One thing I have wondered is if the gun hasn't been converted for gas operation.
The ramped barrel assembly is traditionally used in smaller caliber such as 9mm and .38 super where nose to frame ramp angle is crucial. By ramping the larger .45 you seat the barrel deeper into the frame, making it almost fixed, thus eliminating barrel movement as the bullet exits the bore.
The firing pin is seated deeper, and the ejector is filed further back since the gun has a slightly longer stroke. Thus throwing side flash or flung casing lower and more reliably.
The gun is given a slightly longer cycle rate to reduce recoil, muzzle climb, and better POI-- crucial especially when using a suppressor.

Just just because the look of the gun hasn't changed much, doesn't mean that there's 96 years of tinkering behind it to get it working right.
Just cause it's old don't mean it's outdated.
It looks the same, but there's a world of fighting difference there.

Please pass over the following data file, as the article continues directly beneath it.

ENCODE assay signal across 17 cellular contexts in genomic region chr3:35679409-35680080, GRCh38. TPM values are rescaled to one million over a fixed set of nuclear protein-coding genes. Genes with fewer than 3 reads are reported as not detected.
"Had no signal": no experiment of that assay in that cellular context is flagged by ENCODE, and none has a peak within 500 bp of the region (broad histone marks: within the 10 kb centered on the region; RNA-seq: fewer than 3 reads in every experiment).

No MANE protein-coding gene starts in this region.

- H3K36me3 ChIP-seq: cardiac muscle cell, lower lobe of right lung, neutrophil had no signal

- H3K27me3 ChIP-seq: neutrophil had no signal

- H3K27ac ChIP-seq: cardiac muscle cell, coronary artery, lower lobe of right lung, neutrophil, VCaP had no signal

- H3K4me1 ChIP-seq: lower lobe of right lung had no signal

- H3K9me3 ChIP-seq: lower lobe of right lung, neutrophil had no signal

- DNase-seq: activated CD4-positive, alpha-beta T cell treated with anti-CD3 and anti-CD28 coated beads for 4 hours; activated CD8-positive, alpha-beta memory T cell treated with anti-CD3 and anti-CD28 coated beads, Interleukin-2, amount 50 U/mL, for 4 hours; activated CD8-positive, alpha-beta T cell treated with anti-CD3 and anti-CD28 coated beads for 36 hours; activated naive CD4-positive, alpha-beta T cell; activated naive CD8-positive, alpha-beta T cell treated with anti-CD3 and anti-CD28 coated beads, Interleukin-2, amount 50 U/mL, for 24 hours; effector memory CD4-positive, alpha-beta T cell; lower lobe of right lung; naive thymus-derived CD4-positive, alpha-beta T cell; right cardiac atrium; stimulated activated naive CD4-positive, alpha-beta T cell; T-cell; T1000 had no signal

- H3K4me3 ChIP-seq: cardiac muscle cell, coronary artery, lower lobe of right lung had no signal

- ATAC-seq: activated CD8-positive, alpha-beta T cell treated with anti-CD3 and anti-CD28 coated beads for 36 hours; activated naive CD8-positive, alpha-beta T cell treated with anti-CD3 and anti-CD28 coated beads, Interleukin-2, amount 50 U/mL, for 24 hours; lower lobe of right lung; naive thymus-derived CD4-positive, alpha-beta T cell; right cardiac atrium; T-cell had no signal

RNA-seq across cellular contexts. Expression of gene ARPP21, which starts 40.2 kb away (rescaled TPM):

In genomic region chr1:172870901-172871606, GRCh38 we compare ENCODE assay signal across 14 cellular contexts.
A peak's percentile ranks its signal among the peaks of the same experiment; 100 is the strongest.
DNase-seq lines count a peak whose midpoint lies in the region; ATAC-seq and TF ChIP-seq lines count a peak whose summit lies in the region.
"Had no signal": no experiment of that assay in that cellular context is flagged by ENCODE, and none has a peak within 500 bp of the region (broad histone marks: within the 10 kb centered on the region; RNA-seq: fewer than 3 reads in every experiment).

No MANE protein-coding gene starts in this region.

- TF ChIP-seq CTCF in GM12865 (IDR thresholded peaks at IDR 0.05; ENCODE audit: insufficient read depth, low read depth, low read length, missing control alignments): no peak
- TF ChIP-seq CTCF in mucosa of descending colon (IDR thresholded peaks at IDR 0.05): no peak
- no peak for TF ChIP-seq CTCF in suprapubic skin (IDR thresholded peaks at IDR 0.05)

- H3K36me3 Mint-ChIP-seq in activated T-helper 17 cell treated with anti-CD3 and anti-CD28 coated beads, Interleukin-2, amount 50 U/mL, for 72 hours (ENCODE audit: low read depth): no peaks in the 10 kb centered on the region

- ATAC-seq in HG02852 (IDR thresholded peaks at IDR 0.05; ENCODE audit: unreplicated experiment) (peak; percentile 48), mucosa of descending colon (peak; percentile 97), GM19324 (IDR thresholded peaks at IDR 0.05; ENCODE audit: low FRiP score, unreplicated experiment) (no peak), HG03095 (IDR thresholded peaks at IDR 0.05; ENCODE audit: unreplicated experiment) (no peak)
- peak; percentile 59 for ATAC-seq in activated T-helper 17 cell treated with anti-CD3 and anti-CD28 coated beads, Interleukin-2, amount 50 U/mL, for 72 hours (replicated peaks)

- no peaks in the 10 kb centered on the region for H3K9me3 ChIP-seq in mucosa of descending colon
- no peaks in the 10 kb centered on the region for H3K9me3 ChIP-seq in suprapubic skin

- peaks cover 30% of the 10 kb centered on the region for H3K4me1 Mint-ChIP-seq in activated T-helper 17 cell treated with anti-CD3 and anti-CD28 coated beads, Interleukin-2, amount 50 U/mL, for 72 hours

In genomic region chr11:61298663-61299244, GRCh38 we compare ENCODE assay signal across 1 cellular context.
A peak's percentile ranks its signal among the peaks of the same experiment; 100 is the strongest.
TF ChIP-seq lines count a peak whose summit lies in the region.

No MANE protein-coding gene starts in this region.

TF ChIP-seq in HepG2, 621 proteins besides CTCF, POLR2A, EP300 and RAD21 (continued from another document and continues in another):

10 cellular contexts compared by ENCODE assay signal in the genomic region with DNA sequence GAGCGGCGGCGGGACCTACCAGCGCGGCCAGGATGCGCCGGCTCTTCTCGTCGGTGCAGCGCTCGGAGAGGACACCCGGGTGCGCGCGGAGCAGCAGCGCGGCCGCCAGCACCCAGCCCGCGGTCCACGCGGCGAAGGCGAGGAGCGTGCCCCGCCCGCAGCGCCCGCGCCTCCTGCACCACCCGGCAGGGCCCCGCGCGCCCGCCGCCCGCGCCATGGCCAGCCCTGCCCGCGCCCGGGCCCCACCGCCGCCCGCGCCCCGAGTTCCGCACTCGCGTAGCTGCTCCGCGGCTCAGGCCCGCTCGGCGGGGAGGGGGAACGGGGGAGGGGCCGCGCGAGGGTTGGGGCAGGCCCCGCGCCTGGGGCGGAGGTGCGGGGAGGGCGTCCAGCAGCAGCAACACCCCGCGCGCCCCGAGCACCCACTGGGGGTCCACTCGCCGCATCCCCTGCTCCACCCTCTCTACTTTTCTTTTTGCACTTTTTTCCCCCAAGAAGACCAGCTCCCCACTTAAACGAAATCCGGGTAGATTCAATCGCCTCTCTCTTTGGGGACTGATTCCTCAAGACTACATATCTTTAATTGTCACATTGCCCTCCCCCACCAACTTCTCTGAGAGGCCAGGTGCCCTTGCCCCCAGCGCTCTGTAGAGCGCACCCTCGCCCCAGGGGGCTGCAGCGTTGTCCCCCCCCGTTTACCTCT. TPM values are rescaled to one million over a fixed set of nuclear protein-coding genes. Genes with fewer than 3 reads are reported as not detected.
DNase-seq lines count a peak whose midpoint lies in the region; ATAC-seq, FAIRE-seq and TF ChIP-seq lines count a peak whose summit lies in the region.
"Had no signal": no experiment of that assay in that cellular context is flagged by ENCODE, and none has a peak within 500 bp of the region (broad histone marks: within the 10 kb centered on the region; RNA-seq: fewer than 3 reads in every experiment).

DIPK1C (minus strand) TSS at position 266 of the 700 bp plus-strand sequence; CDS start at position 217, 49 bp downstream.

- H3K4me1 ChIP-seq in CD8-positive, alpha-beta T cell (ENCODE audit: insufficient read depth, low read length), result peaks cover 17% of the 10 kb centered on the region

No prize for Europe.
America (and me) keep the case of bourbon.

The gentleman was Col. Hickey, man in charge the night the pulled Saddam from his hole, his corporal is toting the green box o'cash found with the hairy hoary geezer.
Noted: cocked, and locked.
Old ain't dead.
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Last edited by Armorer : 01-27-2008 at 03:13 AM.
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  #19  
Old 01-29-2008
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Thumbs up Re: Trivia

One more picture...

One prototype was suppressed
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  #20  
Old 01-30-2008
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Default Re: Trivia


Here's the one i posted earlier if you didn't see it. I've shot a few suppressed handguns-- and the .45 was probably the most fun. Helluva lot less kick.